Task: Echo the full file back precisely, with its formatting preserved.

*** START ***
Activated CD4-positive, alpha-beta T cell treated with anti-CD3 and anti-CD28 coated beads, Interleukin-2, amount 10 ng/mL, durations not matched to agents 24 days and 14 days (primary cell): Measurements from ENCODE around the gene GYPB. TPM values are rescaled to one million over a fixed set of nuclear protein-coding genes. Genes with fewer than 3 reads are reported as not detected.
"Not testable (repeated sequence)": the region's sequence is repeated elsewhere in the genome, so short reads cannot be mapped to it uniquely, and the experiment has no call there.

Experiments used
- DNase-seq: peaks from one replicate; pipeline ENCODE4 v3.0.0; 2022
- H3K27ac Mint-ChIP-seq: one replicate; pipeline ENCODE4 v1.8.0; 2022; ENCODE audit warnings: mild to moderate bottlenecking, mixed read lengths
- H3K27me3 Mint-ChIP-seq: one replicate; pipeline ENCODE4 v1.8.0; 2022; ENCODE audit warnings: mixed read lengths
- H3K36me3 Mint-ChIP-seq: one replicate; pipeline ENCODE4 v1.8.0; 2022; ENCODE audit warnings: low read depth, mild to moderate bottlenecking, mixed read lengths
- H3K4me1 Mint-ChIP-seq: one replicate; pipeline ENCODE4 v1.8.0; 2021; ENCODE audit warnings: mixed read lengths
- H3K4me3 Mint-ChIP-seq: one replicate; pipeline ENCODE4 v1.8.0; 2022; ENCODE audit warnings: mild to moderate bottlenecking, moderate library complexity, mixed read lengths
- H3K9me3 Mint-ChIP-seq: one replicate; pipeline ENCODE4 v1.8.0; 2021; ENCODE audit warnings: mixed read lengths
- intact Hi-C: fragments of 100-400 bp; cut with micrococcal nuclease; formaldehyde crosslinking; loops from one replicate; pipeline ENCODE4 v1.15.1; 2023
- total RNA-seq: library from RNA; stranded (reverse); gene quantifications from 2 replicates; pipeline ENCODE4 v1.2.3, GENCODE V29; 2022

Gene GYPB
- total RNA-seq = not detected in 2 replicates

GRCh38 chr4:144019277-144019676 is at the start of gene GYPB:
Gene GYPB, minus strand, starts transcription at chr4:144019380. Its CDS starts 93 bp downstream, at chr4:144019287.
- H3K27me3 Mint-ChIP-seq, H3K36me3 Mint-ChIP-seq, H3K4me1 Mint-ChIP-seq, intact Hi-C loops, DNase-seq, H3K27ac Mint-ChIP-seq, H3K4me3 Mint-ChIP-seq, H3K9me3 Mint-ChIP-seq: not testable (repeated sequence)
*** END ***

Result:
Activated CD4-positive, alpha-beta T cell treated with anti-CD3 and anti-CD28 coated beads, Interleukin-2, amount 10 ng/mL, durations not matched to agents 24 days and 14 days (primary cell): Measurements from ENCODE around the gene GYPB. TPM values are rescaled to one million over a fixed set of nuclear protein-coding genes. Genes with fewer than 3 reads are reported as not detected.
"Not testable (repeated sequence)": the region's sequence is repeated elsewhere in the genome, so short reads cannot be mapped to it uniquely, and the experiment has no call there.

Experiments used
- DNase-seq: peaks from one replicate; pipeline ENCODE4 v3.0.0; 2022
- H3K27ac Mint-ChIP-seq: one replicate; pipeline ENCODE4 v1.8.0; 2022; ENCODE audit warnings: mild to moderate bottlenecking, mixed read lengths
- H3K27me3 Mint-ChIP-seq: one replicate; pipeline ENCODE4 v1.8.0; 2022; ENCODE audit warnings: mixed read lengths
- H3K36me3 Mint-ChIP-seq: one replicate; pipeline ENCODE4 v1.8.0; 2022; ENCODE audit warnings: low read depth, mild to moderate bottlenecking, mixed read lengths
- H3K4me1 Mint-ChIP-seq: one replicate; pipeline ENCODE4 v1.8.0; 2021; ENCODE audit warnings: mixed read lengths
- H3K4me3 Mint-ChIP-seq: one replicate; pipeline ENCODE4 v1.8.0; 2022; ENCODE audit warnings: mild to moderate bottlenecking, moderate library complexity, mixed read lengths
- H3K9me3 Mint-ChIP-seq: one replicate; pipeline ENCODE4 v1.8.0; 2021; ENCODE audit warnings: mixed read lengths
- intact Hi-C: fragments of 100-400 bp; cut with micrococcal nuclease; formaldehyde crosslinking; loops from one replicate; pipeline ENCODE4 v1.15.1; 2023
- total RNA-seq: library from RNA; stranded (reverse); gene quantifications from 2 replicates; pipeline ENCODE4 v1.2.3, GENCODE V29; 2022

Gene GYPB
- total RNA-seq = not detected in 2 replicates

GRCh38 chr4:144019277-144019676 is at the start of gene GYPB:
Gene GYPB, minus strand, starts transcription at chr4:144019380. Its CDS starts 93 bp downstream, at chr4:144019287.
- H3K27me3 Mint-ChIP-seq, H3K36me3 Mint-ChIP-seq, H3K4me1 Mint-ChIP-seq, intact Hi-C loops, DNase-seq, H3K27ac Mint-ChIP-seq, H3K4me3 Mint-ChIP-seq, H3K9me3 Mint-ChIP-seq: not testable (repeated sequence)